Posted by on Thursday Apr 23rd, 2015

In Cuba last month, I kept my eyes on the food.

Hi readers. I’m currently on my way back from vacation, so from afar, I’m delighted to introduce this post, by Carly Diaz, one that’ll transport us to the kitchens of Korea. It’s a recipe for gyeongdan–Korean sweet rice cakes–and a story about learning to love them. 

The first time I tasted sweet red bean paste, I nearly choked. It was the summer of 2006, the air was thick with humidity and the sound of cicadas. Everywhere around me were bright lights, loud music, street carts, and hired girls dancing in front of an electronics shop as part of the grand opening celebration. I had recently moved to Seoul in a post-graduation flurry and planned to spend the next 12 months writing, applying to grad schools, and teaching English.

In my defense, I was given the bean-filled pastry and told it was the Korean-version of a cream-filled doughnut. Instead of a light cream, I received a mouthful of thick beans. And not just any beans. Sweet beans. It would not be the last time that an unfamiliar taste heightened the sense that I was in foreign territory. That first taste of sweet red beans marked the slow transition of the unfamiliar to the familiar. Over the next year, the wholly unfamiliar world of South Korea would become one that I navigated with relative ease, one bite at a time.

In September, during the Korean harvest festival Chuseok, I was confronted with the sweet red bean paste again when I received a box of songpyeon. The traditional moon-shaped Chuseok dessert is made with sweet rice flour and filled with the paste. I nimbly took a bite and found that I liked it. It wasn’t the kind of confection I had grown up with, but there was something about the sticky rice cake and the subtly sweet, earthy, protein-y richness of the red beans that appealed to my acclimating taste buds.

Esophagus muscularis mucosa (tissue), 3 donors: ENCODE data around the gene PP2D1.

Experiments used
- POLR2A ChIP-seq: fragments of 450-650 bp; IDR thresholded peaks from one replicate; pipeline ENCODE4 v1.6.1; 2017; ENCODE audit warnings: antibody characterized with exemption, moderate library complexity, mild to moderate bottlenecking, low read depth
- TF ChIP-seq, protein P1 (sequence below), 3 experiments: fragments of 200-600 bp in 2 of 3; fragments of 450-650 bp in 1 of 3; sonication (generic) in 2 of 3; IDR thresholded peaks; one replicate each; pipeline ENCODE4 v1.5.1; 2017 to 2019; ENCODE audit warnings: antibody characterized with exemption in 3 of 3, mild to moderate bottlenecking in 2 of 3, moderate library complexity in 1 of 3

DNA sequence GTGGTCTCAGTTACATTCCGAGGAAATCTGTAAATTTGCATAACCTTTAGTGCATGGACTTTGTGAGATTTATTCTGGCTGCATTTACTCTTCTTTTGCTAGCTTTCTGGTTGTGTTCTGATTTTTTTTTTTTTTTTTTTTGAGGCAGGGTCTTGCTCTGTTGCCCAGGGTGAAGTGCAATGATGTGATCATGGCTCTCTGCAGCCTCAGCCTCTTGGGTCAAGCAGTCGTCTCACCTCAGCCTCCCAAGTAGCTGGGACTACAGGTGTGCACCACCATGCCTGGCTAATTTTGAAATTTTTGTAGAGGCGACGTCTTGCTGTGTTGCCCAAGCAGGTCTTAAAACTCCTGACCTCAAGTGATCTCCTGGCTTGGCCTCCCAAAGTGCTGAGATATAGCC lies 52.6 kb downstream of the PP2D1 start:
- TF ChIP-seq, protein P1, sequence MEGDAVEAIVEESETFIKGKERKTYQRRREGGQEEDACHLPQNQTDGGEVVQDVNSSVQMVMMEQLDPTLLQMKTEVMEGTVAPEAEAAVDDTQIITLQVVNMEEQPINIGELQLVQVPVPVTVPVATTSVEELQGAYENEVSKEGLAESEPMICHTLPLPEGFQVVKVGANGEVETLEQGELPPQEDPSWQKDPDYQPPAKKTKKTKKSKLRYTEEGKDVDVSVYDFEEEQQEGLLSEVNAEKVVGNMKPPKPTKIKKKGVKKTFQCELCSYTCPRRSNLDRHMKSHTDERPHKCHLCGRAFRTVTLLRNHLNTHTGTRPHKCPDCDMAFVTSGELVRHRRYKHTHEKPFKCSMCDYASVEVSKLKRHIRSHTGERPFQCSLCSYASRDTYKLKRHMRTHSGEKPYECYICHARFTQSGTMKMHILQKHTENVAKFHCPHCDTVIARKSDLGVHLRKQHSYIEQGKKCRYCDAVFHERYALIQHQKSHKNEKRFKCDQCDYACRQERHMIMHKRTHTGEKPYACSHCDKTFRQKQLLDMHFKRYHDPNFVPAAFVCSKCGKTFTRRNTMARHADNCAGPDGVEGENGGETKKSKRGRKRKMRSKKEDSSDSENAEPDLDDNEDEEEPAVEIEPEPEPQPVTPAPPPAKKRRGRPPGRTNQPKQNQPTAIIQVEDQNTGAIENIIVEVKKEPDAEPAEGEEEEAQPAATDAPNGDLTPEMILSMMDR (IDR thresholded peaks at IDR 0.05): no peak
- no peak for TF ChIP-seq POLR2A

Stamppot

Posted by on Monday Mar 2nd, 2015

This winter has gotten me hungry for travel, and I’m delighted to introduce this post, by Carly Diaz, which transports us to the kitchens of Amsterdam. It’s a recipe for a traditional mashed potato and kale dish called Stamppot that I know we should make one of our wintry edible traditions back home.

Stamppot is one of the most traditional dishes in the Netherlands, a straight-from-grandma’s-kitchen kind of meal. Hearty and simple, it can be bought ready-made from the ubiquitous Dutch grocery store chain Albert Heijn or easily made at home. Translated as “mash pot,” it is essentially mashed potatoes and vegetables with a sausage on the side, and the recipe can easily be customized to your preferences and the contents of your fridge.

This quintessential meal perfectly captures the Dutch spirit of pragmatism. Stamppot is a utilitarian dish through and through – meant to fill the belly using inexpensive ingredients that are readily available pretty much year round. You can easily picture a working-class Dutch family in a century past gathered around the table with steaming plates of Stamppot. The dish has staying power though and remains a favorite today.

Although I lived in Amsterdam for nearly seven years, I only had Stamppot a handful of times: at a kitschy Dutch-food restaurant, as a half-joke at a going-away party for a colleague (part-joke because there is nothing very festive about Stamppot and part-serious because it was actually his favorite food), and at home when I received a large bunch of endive in my weekly CSA with an accompanying Stamppot recipe. But once I moved back home to Portland, Oregon, making Stamppot kept me connected to the country I called home for so many years.